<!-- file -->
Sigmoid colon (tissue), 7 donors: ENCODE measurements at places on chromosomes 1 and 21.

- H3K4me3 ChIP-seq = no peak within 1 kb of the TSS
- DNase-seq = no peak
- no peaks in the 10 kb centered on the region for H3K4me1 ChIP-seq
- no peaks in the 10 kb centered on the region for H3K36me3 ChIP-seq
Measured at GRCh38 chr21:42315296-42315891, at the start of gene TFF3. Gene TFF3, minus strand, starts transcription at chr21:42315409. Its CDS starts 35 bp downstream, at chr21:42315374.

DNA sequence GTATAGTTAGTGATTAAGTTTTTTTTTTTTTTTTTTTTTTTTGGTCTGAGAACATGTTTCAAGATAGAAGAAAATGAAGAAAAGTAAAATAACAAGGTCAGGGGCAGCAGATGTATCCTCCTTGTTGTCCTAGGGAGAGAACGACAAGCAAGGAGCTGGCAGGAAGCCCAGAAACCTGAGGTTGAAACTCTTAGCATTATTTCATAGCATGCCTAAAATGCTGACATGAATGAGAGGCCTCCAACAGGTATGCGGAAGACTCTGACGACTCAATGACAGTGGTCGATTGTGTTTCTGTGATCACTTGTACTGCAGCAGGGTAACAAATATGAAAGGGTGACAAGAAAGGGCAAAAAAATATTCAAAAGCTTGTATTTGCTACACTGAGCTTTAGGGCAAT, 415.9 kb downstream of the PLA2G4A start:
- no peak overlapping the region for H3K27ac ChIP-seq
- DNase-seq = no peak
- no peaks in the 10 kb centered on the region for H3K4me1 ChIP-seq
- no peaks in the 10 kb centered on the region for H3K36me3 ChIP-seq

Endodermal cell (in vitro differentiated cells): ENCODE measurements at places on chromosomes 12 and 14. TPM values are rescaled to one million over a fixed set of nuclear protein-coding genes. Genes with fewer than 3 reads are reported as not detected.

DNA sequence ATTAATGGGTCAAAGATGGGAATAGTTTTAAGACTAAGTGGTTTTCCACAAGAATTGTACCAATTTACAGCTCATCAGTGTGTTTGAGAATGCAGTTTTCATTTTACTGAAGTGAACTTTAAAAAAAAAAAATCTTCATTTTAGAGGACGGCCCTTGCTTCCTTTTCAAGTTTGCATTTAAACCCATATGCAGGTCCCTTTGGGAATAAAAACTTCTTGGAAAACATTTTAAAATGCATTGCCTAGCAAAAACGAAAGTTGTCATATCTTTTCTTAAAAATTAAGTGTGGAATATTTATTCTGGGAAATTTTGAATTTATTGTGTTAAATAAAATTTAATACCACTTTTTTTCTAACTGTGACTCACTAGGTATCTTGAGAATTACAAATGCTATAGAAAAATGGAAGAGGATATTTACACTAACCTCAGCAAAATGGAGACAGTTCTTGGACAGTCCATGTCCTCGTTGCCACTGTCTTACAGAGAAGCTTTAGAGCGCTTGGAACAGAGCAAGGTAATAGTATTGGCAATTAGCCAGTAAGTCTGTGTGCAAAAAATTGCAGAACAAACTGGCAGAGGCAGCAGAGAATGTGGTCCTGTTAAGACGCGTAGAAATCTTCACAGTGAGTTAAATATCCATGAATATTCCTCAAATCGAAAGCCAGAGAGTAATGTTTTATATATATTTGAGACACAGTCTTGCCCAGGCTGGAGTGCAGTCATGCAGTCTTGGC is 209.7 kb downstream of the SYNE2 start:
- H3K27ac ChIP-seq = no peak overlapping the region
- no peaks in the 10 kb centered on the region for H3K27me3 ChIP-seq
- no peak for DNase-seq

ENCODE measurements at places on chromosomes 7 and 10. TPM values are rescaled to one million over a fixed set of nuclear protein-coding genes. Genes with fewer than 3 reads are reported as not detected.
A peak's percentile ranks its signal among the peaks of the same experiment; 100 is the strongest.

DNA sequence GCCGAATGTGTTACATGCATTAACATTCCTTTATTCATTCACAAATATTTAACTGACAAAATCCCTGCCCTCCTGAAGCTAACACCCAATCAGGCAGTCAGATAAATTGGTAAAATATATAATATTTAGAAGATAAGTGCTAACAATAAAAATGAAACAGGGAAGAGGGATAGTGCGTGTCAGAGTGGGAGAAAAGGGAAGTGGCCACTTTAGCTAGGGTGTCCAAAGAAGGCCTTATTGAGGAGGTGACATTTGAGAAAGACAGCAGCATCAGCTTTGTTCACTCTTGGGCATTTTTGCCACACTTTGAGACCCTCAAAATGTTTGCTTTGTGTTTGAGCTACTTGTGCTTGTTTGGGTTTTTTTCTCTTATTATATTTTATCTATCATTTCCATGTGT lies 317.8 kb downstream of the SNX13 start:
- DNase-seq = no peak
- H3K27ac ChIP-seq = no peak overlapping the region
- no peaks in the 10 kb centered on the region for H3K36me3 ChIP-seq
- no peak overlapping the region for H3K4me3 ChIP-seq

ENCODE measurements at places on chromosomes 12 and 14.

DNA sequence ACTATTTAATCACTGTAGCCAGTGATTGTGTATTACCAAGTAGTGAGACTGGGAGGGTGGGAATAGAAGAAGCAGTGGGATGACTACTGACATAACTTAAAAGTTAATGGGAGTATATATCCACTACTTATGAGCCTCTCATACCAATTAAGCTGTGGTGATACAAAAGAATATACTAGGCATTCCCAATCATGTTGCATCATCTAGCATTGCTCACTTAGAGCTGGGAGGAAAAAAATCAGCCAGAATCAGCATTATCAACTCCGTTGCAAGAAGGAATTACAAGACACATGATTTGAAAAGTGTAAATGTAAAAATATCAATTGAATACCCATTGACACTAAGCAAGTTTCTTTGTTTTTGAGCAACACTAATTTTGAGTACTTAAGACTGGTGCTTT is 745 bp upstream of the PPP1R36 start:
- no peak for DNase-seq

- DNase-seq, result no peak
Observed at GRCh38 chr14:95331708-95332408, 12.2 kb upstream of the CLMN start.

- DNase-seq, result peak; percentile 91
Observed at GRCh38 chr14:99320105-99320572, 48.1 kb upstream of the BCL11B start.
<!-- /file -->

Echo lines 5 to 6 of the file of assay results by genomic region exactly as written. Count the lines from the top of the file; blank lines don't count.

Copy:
- no peaks in the 10 kb centered on the region for H3K36me3 ChIP-seq
Measured at GRCh38 chr21:42315296-42315891, at the start of gene TFF3. Gene TFF3, minus strand, starts transcription at chr21:42315409. Its CDS starts 35 bp downstream, at chr21:42315374.